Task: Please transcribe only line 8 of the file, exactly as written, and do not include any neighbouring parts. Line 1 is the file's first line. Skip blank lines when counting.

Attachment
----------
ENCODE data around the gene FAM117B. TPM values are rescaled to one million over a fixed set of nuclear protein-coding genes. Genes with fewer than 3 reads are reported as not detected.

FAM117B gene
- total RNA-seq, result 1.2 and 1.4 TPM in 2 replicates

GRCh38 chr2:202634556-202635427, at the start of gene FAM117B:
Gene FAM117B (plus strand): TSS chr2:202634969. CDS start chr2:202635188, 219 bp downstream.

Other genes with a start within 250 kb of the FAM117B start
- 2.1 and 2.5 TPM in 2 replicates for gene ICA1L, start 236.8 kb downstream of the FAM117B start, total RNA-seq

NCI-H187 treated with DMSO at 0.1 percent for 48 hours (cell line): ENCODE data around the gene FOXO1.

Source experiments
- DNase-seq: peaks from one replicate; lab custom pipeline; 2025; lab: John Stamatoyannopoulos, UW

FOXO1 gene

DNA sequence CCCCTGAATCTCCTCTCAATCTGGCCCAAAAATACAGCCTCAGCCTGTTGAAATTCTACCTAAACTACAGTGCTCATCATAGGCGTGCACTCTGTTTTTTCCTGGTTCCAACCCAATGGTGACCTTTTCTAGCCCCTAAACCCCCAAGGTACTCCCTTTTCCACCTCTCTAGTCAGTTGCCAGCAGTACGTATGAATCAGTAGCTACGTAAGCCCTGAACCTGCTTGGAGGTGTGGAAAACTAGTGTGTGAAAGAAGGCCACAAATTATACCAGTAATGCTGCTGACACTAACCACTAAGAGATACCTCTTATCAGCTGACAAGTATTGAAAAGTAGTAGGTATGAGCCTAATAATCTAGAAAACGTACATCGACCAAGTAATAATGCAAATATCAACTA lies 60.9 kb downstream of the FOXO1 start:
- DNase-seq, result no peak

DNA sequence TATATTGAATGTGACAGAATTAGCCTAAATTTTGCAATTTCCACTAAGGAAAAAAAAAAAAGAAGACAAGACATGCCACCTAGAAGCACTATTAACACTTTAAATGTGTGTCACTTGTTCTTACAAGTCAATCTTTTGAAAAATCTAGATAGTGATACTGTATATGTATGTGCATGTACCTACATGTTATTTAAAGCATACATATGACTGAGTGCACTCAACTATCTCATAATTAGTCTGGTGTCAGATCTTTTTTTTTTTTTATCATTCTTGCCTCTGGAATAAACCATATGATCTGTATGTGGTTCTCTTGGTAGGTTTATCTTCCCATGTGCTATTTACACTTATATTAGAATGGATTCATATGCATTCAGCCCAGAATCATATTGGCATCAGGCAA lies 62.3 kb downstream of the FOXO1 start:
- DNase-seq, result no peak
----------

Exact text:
NCI-H187 treated with DMSO at 0.1 percent for 48 hours (cell line): ENCODE data around the gene FOXO1.